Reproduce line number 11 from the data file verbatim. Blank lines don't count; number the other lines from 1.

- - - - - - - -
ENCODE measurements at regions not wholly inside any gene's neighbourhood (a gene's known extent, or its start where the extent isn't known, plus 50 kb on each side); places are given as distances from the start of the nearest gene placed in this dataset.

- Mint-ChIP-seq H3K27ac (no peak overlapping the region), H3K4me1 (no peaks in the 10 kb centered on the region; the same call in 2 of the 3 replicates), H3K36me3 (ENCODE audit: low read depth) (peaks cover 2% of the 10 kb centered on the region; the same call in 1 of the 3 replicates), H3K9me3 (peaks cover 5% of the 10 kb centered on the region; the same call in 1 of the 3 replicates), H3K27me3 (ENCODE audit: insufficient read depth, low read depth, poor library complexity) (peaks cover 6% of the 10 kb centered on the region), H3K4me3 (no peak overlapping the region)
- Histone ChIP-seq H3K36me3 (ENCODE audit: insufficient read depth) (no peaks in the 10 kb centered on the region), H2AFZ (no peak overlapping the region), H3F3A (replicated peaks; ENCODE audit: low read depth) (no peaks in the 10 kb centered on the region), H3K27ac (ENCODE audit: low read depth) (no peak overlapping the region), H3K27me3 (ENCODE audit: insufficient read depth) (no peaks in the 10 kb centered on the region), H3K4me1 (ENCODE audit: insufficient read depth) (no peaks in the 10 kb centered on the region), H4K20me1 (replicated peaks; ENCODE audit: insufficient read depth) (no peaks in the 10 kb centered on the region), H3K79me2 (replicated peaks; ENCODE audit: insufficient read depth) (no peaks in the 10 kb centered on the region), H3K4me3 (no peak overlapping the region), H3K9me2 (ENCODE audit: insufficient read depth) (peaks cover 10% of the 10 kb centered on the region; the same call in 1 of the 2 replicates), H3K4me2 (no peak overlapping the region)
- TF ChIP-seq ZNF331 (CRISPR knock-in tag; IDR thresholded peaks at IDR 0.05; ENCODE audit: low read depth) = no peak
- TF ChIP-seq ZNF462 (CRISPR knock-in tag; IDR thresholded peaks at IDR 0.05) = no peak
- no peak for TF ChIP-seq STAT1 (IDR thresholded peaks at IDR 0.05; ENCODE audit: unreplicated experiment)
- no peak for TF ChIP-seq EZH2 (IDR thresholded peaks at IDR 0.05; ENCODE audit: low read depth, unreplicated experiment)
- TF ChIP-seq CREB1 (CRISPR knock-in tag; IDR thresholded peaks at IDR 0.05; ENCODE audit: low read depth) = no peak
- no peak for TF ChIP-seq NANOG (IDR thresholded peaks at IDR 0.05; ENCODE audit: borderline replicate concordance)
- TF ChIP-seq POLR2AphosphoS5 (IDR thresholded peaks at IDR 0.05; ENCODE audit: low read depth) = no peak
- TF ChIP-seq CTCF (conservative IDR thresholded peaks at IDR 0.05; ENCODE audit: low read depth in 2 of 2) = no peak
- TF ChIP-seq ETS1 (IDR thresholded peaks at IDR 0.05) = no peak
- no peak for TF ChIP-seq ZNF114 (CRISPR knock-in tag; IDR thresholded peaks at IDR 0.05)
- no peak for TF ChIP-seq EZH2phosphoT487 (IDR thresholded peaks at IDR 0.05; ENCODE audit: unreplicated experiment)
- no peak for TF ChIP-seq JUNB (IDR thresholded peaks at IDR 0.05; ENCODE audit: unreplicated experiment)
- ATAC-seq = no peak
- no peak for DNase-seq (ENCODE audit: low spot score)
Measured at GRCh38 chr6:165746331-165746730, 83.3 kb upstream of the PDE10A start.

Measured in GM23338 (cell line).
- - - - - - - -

- TF ChIP-seq CTCF (conservative IDR thresholded peaks at IDR 0.05; ENCODE audit: low read depth in 2 of 2) = no peak